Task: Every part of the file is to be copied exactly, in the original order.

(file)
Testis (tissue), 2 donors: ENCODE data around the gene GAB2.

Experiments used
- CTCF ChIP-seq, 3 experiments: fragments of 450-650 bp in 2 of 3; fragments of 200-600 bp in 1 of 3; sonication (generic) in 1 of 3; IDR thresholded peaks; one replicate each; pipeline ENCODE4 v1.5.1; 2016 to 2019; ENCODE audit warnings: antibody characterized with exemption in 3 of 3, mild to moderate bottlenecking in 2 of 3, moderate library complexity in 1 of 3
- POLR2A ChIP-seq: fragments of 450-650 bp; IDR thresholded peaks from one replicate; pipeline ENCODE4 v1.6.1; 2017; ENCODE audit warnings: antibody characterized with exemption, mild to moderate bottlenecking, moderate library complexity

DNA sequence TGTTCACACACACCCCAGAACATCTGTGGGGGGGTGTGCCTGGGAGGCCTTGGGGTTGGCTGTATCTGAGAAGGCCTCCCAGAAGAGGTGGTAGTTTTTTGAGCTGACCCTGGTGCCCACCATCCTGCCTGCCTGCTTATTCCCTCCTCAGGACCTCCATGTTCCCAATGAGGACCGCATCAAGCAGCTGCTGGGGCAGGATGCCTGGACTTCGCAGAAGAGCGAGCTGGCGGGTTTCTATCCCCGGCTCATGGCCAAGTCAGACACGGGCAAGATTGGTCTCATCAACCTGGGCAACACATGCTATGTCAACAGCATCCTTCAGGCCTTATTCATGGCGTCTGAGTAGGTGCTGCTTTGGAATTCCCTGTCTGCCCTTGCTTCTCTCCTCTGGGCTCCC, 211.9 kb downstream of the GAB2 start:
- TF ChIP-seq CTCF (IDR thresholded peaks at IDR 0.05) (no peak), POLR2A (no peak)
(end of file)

Testis (tissue), 2 donors: ENCODE data around the gene GAB2.

Experiments used
- CTCF ChIP-seq, 3 experiments: fragments of 450-650 bp in 2 of 3; fragments of 200-600 bp in 1 of 3; sonication (generic) in 1 of 3; IDR thresholded peaks; one replicate each; pipeline ENCODE4 v1.5.1; 2016 to 2019; ENCODE audit warnings: antibody characterized with exemption in 3 of 3, mild to moderate bottlenecking in 2 of 3, moderate library complexity in 1 of 3
- POLR2A ChIP-seq: fragments of 450-650 bp; IDR thresholded peaks from one replicate; pipeline ENCODE4 v1.6.1; 2017; ENCODE audit warnings: antibody characterized with exemption, mild to moderate bottlenecking, moderate library complexity

DNA sequence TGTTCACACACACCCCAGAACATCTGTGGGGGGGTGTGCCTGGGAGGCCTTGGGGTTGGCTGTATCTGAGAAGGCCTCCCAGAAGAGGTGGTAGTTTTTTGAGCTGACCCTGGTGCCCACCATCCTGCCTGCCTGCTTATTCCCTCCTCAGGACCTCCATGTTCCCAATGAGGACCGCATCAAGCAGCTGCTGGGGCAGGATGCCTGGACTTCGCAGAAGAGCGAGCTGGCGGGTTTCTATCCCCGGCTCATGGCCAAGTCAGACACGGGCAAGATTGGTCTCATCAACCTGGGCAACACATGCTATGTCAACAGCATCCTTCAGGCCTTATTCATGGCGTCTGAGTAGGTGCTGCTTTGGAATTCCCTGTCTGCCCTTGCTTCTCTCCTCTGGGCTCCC, 211.9 kb downstream of the GAB2 start:
- TF ChIP-seq CTCF (IDR thresholded peaks at IDR 0.05) (no peak), POLR2A (no peak)